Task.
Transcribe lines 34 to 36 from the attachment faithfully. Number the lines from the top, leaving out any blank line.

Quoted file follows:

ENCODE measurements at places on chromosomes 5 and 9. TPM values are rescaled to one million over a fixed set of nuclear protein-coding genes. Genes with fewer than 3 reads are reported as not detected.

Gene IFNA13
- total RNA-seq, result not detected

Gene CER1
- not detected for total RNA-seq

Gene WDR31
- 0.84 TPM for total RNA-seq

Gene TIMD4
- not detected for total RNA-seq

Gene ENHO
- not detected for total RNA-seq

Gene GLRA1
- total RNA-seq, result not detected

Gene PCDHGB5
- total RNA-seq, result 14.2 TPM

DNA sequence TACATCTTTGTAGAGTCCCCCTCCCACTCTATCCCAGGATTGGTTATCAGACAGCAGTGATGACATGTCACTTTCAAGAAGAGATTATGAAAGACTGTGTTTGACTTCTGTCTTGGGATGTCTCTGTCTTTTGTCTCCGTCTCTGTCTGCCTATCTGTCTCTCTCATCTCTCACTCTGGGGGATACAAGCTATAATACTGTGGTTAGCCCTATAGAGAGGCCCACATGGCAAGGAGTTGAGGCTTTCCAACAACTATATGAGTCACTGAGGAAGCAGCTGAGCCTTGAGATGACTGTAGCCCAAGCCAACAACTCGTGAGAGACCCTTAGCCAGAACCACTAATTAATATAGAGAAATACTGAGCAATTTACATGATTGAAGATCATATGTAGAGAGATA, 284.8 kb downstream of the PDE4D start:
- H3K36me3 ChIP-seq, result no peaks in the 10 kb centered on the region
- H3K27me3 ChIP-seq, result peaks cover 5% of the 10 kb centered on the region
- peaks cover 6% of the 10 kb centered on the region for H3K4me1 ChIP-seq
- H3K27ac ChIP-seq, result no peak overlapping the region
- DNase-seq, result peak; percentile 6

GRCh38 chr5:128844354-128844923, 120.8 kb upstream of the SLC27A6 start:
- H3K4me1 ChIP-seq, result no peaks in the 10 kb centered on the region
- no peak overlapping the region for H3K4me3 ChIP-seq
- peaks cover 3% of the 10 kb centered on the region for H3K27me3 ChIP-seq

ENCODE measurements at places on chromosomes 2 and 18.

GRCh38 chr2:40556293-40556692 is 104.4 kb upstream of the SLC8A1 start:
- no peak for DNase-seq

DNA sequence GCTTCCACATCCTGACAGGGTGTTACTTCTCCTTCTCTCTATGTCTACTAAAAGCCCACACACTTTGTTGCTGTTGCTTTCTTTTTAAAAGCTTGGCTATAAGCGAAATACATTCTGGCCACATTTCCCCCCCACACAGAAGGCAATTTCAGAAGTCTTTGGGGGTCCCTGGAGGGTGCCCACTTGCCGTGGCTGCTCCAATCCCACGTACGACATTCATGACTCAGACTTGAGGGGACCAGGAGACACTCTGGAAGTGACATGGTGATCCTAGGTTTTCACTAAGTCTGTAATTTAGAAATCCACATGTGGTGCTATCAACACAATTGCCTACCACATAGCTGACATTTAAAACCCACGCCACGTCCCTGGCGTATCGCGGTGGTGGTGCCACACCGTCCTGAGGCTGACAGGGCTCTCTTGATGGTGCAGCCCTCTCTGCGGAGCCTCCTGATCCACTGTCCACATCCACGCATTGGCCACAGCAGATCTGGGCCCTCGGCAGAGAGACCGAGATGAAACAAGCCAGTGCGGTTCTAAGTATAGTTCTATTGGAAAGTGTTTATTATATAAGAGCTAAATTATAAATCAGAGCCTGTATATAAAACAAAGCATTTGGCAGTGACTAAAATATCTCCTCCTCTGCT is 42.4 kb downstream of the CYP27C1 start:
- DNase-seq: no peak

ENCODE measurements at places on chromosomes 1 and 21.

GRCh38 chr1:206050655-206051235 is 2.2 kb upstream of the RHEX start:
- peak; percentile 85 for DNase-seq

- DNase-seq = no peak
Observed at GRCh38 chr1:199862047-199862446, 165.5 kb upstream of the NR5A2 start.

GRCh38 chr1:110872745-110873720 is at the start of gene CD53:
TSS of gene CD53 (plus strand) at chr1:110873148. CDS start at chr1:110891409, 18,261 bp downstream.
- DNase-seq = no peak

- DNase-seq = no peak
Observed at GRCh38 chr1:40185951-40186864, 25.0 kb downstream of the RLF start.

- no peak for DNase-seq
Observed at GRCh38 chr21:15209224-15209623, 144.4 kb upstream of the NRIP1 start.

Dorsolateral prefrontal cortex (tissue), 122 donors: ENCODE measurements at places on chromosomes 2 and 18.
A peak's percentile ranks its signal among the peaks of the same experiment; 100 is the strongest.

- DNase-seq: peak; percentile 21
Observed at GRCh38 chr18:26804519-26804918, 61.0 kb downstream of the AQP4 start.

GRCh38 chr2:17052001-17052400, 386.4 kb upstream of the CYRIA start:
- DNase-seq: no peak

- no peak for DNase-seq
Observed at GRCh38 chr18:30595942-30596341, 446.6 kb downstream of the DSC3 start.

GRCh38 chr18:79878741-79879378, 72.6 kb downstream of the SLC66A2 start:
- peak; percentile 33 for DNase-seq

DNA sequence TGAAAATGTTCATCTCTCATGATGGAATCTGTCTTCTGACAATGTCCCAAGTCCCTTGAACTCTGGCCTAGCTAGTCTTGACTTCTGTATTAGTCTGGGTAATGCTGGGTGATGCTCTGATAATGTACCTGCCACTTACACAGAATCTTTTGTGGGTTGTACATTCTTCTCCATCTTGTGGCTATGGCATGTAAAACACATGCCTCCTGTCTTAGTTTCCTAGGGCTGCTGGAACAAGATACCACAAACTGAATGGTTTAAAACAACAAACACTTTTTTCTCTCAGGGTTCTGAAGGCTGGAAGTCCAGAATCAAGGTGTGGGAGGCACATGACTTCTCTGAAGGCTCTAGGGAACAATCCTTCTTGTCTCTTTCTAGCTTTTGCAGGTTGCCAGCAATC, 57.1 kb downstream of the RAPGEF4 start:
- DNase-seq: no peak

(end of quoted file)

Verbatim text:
- DNase-seq = no peak
Observed at GRCh38 chr1:199862047-199862446, 165.5 kb upstream of the NR5A2 start.

GRCh38 chr1:110872745-110873720 is at the start of gene CD53: